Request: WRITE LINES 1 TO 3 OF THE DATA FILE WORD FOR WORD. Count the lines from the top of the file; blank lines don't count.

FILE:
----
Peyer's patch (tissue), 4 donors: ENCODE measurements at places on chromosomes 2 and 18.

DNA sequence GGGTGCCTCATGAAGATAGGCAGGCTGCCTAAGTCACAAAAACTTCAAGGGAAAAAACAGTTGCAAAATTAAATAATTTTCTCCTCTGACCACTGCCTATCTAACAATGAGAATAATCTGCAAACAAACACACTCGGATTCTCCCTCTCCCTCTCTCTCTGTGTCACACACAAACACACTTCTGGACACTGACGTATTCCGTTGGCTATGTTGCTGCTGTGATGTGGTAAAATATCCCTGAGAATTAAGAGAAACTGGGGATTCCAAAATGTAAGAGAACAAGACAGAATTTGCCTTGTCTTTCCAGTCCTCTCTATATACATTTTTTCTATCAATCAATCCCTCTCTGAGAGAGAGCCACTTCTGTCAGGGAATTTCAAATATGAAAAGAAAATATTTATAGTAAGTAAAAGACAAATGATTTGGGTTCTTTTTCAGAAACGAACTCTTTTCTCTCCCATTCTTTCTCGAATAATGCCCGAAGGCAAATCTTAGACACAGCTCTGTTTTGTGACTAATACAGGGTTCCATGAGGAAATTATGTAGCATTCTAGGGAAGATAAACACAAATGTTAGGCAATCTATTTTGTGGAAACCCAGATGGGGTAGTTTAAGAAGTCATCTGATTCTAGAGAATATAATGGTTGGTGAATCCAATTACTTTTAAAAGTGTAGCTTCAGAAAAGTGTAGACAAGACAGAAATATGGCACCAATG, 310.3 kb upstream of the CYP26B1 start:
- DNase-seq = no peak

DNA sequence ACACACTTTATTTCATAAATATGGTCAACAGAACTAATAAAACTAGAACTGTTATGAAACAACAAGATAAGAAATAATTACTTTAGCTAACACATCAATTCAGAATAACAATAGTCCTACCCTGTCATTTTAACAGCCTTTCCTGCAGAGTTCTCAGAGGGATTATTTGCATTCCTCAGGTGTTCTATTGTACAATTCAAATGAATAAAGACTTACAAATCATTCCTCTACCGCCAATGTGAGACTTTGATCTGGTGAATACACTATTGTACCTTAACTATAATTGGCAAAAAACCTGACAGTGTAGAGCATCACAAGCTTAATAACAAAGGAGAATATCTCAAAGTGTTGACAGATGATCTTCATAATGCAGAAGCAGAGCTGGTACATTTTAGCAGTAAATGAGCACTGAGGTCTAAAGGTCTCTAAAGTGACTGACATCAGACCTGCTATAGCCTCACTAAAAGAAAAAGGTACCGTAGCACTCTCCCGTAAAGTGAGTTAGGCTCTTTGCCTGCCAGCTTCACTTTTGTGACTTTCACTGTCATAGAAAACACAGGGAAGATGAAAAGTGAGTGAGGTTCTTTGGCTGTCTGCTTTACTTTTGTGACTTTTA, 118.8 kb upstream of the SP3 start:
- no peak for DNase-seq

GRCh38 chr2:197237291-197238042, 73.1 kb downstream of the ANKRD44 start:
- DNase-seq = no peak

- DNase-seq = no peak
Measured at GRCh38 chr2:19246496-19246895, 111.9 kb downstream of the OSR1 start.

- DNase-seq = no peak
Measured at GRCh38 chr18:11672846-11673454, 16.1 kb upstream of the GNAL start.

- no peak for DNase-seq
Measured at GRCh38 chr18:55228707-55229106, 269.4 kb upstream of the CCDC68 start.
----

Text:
Peyer's patch (tissue), 4 donors: ENCODE measurements at places on chromosomes 2 and 18.

DNA sequence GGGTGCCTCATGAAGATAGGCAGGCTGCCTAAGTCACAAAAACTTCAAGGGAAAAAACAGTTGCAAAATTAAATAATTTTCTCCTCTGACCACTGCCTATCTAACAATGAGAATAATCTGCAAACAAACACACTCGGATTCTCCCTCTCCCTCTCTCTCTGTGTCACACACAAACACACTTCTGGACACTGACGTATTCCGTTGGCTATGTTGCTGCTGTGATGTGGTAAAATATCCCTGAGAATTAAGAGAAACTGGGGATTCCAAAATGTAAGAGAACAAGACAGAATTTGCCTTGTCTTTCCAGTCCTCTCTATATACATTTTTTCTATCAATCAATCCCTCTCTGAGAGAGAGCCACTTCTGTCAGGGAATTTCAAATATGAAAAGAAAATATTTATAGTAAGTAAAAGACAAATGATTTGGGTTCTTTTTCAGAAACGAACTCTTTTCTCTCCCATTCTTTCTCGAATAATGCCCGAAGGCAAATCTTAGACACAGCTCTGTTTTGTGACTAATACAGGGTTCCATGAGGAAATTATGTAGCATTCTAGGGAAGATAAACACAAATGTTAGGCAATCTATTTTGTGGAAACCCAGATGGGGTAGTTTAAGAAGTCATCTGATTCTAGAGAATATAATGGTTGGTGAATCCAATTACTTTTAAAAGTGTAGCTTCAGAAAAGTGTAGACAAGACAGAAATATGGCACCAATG, 310.3 kb upstream of the CYP26B1 start:
- DNase-seq = no peak